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From "Ralf S. Engelschall" <...@engelschall.com>
Subject Re: How to build 2.0 with autoconf
Date Fri, 21 Jan 2000 17:35:31 GMT

In article <200001211541.IAA28926@sanitas> you wrote:
> In a recent note, Ralf S. Engelschall said:
> 
>> Date: Fri, 21 Jan 2000 16:17:52 +0100
>> 
>> Once ago for those who now want to listen: For Apache (where non-Unix
>> and some non-standard Autoconf features like shadow trees, etc. have
>> to be supported), Autoconf can be a great benefit, but should be used
> 
> In the GNU tradition, shadow trees are well supported by "configure".
> _However_ the GNU model is different from APACI; rather than building
> a tree of symlinks to all the sources, it puts only products in the
> shadow trees, and relies on VPATH to access the sources.  VPATH is
> provided by GNU make, and several other vendors' make, but is not
> universal; not even POSIX, AFAIK.

Yes, I know that the GNU way is VPATH. But exactly because it's not
universal and would have required changes to the existing Makefiles
APACI's variant was born. And I think even for Apache 2.0
the situation will be not much different ;)

>> as a backend while as the config frontend something similar to the old
>> APACI is required. This frontend then uses Autoconf under Unix, static
>> files under totally brain-dead platforms and perhaps even Perl (or
>> whatever else is known to be 100% available on a particular platforms)
> 
> I believe I have this clear: to you, "backend" is the author side;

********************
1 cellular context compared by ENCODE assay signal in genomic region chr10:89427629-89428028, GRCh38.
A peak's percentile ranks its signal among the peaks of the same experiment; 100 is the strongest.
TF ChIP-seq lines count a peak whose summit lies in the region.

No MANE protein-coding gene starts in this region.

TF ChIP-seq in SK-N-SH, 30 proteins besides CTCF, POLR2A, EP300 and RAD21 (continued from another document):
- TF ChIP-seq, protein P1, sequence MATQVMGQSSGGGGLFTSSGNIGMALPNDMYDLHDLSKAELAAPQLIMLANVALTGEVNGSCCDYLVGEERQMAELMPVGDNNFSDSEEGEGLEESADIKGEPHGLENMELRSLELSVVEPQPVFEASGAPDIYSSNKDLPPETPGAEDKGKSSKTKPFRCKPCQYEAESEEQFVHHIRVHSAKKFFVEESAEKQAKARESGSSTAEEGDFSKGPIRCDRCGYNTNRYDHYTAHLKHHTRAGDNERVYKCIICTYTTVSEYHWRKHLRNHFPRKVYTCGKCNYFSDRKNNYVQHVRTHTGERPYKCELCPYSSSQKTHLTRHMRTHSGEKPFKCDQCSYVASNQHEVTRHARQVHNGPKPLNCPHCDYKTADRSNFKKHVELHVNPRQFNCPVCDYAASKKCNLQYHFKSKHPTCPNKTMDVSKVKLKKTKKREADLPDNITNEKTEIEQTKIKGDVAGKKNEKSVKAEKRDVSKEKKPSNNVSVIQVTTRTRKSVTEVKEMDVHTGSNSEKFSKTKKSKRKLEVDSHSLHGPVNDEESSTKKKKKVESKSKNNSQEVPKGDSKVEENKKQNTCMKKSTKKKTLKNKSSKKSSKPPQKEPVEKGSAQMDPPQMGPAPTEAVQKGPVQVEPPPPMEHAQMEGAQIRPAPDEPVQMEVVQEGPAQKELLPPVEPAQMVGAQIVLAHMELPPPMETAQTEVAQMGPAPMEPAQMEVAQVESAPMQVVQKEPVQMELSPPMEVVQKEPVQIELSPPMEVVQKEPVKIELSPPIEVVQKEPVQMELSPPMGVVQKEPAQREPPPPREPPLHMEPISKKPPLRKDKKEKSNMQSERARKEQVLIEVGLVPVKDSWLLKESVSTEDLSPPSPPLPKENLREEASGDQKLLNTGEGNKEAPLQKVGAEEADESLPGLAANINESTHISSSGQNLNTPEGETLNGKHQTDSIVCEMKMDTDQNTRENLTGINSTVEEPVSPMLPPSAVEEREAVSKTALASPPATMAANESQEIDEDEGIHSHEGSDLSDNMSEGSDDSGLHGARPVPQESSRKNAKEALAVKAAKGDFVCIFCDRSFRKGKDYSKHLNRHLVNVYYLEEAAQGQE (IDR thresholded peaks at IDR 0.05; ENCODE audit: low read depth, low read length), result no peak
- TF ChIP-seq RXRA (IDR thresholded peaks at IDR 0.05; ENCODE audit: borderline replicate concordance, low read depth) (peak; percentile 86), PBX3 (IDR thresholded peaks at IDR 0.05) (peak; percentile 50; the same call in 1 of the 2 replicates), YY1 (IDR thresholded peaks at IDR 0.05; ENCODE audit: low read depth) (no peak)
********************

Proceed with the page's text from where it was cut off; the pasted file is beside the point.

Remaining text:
> "frontend" is the consumer side.

With frontend I mean the "configure" script itself and the options it
provides to the end user for building the stuff. With backend I mean all
shell/perl/whatever code which is called from this "configure" script.
Still for the end user, of course. What you're talking about is the
"does the consumer reaqure Autoconf" issue, right? This has nothing
do to with my stuff I talk about. The backend, even if generated by
Autoconf, should not require Autoconf for the end-user/consumer side,
of course. All I say is that the script is _generated_ by Autoconf. For
the consumer there should be always just those tools required which are
absoluetely necessary (like /bin/sh, etc.). That's clear. But what I
talk about is that if one moves Autoconf scripts to the backend of the
config system and can make it optional and this way non-Unix platforms
can easily provide alternatives. Is it now more clear what point I want
to address?
                                       Ralf S. Engelschall
                                       rse@engelschall.com
                                       www.engelschall.com

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